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One hundred and thirty-two million Americans receive health insurance in whole or part through a private-sector employer. In 1987 the Supreme Court ruled in Pilot Life v. Dedeaux that if the health insurer screws up a claim for these insured, even if it results in death or catastrophic injury, they are out of luck and cannot recover damages.
Americans who get their health insurance by paying on their own or through the government, as employees or Medicare recipients, can sue for damages, but not the lost class of those who get coverage through a private employer.
The ruling hinged on a misreading of an arcane law called the Employee Retirement Income Security Act (ERISA), and it superceded state common law under which Americans generally could take their health insurer to court for bad faith in mishandling claims.
The practical efforts have been devastating. Health insurers know that in most cases they won’t be accountable, even if their wrongful denial of care kills a patient. So why would insurers ever quickly approve expensive care if there was no financial penalty for denying it? What if a bank robber faced no penalty?
This is the dirty little secret of why health insurers today give Americans such a hard time. Consumer Watchdog is working to reverse the Supreme Court decision and restore accountability for all health insurance companies.
Real Patients, Real Harm
Due to the lack of legal accountability, HMOs and insurers are largely free to deny access to care without fear of reprisal or financial consequences.
That was the case for Patrick Gannon, whose story was featured by NBC’s Dateline on January 24, 2010. Gannon suffered two strokes and cardiac arrest at 42, just as he was about to become a first-time father. Blue Shield of California denied Patrick the timely therapy he needed to have a strong chance at recovery. It even refused to cover a bed and lift that would enable his parents to care properly for him at home.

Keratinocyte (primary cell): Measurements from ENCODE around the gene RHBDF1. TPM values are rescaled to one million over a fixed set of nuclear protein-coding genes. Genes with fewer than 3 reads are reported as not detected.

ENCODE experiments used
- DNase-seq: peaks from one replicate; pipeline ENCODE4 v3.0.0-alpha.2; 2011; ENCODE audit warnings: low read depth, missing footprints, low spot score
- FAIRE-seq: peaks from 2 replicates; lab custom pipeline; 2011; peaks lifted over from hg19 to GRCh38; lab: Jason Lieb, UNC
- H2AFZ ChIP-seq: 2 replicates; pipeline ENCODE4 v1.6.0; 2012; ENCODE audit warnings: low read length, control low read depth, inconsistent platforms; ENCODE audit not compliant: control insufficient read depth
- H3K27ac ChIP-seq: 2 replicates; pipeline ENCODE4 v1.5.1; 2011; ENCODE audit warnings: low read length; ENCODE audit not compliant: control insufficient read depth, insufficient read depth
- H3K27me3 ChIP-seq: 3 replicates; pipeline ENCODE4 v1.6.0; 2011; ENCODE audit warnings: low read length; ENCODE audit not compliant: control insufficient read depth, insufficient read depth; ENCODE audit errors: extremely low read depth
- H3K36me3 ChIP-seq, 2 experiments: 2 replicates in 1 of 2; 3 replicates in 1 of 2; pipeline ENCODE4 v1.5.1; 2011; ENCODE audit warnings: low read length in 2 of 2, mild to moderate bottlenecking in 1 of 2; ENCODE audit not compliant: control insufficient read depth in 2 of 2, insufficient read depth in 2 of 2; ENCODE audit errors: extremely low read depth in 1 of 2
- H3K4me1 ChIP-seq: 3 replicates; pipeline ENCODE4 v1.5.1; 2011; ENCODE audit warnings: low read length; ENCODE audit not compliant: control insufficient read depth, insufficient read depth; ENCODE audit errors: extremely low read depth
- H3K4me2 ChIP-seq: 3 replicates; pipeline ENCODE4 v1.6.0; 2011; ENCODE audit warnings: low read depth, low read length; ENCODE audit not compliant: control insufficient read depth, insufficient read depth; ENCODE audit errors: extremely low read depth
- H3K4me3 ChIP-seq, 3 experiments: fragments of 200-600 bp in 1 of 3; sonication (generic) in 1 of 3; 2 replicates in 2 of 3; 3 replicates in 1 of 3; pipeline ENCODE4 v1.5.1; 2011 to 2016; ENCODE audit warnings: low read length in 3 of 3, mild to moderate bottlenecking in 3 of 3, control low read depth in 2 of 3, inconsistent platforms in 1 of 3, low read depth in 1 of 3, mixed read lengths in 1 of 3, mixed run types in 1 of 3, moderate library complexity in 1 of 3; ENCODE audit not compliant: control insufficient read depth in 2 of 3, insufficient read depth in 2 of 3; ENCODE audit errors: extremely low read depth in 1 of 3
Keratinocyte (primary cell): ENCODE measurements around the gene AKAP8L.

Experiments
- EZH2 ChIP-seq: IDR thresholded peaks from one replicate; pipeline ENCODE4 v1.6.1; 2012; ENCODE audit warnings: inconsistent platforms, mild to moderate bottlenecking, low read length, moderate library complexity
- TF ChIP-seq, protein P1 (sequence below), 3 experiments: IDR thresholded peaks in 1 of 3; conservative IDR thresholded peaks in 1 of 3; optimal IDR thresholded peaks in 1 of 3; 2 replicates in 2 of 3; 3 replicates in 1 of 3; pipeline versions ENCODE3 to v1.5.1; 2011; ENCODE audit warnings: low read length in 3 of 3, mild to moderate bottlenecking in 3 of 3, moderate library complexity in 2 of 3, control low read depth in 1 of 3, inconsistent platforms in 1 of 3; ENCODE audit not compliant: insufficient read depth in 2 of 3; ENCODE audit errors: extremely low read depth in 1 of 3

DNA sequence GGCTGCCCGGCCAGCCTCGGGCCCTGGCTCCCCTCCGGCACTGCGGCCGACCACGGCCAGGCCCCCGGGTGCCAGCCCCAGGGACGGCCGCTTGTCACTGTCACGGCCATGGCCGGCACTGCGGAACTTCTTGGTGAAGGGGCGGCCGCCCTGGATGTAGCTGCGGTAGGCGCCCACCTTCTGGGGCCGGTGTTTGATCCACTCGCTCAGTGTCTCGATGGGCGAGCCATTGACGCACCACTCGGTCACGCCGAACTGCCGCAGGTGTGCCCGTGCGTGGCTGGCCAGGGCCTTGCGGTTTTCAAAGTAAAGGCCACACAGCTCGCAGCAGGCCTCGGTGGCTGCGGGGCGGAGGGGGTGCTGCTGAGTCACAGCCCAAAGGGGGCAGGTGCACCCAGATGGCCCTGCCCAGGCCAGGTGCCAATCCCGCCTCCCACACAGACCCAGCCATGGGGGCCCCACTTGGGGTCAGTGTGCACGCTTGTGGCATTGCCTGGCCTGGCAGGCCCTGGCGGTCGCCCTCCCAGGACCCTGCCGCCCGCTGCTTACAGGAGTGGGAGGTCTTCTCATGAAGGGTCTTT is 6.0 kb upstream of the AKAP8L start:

The injustice of the current system was also dramatized by the story of teen-age Nataline Sarkisyan, who died after CIGNA denied her a potentially life-saving liver transplant. Another patient, Ephram Nehme, was allowed to sue his insurer, Blue Cross, for denying a liver transplant because Ephram had bought his policy on his own, while Nataline's parents could not hold their insurer accountable because Nataline's health insurance was paid for by her dad's employer.
Another tragic story of the lack of equal justice is that of Florence Corcoran.
Corcoran’s health insurer, United Healthcare, “let a clerk thousands of miles away make a life-threatening decision about my life and my baby’s life without even seeing me and overruled five of my doctors,” said Florence Corcoran. It is a story that echoes so many tragedies recounted in Consumer Watchdog president Jamie Court’s book, Making a Killing.
But as with many of the other stories, there’s a twist — a second tragedy. “They don't get held accountable. And that’s what appalls me. I relive that all the time. Insurance companies don’t answer to nobody.”
Former CIGNA executive, Wendell Potter, describes how his former employer denied Nataline Sarkisyan a potentially life-saving liver transplant.
Wendell Potter on Bill Moyers' Journal discussing the financial incentives on health insurers to deny care and the need for legal liability reform.